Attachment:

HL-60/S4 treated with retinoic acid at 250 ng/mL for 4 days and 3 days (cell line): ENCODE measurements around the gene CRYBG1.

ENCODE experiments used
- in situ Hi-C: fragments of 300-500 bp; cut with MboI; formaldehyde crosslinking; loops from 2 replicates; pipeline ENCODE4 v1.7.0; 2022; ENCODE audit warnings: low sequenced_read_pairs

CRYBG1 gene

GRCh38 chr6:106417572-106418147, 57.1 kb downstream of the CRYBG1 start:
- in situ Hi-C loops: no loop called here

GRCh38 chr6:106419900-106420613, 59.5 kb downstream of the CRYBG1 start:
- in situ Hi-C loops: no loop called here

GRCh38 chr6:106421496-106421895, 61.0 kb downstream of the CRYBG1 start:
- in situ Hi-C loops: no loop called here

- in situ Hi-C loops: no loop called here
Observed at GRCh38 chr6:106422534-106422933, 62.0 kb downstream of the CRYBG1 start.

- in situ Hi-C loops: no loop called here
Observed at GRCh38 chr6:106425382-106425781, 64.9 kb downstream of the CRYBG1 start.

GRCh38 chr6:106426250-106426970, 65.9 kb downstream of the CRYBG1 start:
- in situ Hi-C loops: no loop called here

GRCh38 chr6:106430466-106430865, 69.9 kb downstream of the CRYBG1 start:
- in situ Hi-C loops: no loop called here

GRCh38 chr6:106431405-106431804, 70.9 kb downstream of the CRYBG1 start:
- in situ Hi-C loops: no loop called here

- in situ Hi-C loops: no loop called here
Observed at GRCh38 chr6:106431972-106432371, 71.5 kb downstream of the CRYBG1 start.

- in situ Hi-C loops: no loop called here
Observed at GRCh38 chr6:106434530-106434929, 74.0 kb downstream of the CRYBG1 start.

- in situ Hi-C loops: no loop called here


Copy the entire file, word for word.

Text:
HL-60/S4 treated with retinoic acid at 250 ng/mL for 4 days and 3 days (cell line): ENCODE measurements around the gene CRYBG1.

ENCODE experiments used
- in situ Hi-C: fragments of 300-500 bp; cut with MboI; formaldehyde crosslinking; loops from 2 replicates; pipeline ENCODE4 v1.7.0; 2022; ENCODE audit warnings: low sequenced_read_pairs

CRYBG1 gene

GRCh38 chr6:106417572-106418147, 57.1 kb downstream of the CRYBG1 start:
- in situ Hi-C loops: no loop called here

GRCh38 chr6:106419900-106420613, 59.5 kb downstream of the CRYBG1 start:
- in situ Hi-C loops: no loop called here

GRCh38 chr6:106421496-106421895, 61.0 kb downstream of the CRYBG1 start:
- in situ Hi-C loops: no loop called here

- in situ Hi-C loops: no loop called here
Observed at GRCh38 chr6:106422534-106422933, 62.0 kb downstream of the CRYBG1 start.

- in situ Hi-C loops: no loop called here
Observed at GRCh38 chr6:106425382-106425781, 64.9 kb downstream of the CRYBG1 start.

GRCh38 chr6:106426250-106426970, 65.9 kb downstream of the CRYBG1 start:
- in situ Hi-C loops: no loop called here

GRCh38 chr6:106430466-106430865, 69.9 kb downstream of the CRYBG1 start:
- in situ Hi-C loops: no loop called here

GRCh38 chr6:106431405-106431804, 70.9 kb downstream of the CRYBG1 start:
- in situ Hi-C loops: no loop called here

- in situ Hi-C loops: no loop called here
Observed at GRCh38 chr6:106431972-106432371, 71.5 kb downstream of the CRYBG1 start.

- in situ Hi-C loops: no loop called here
Observed at GRCh38 chr6:106434530-106434929, 74.0 kb downstream of the CRYBG1 start.

- in situ Hi-C loops: no loop called here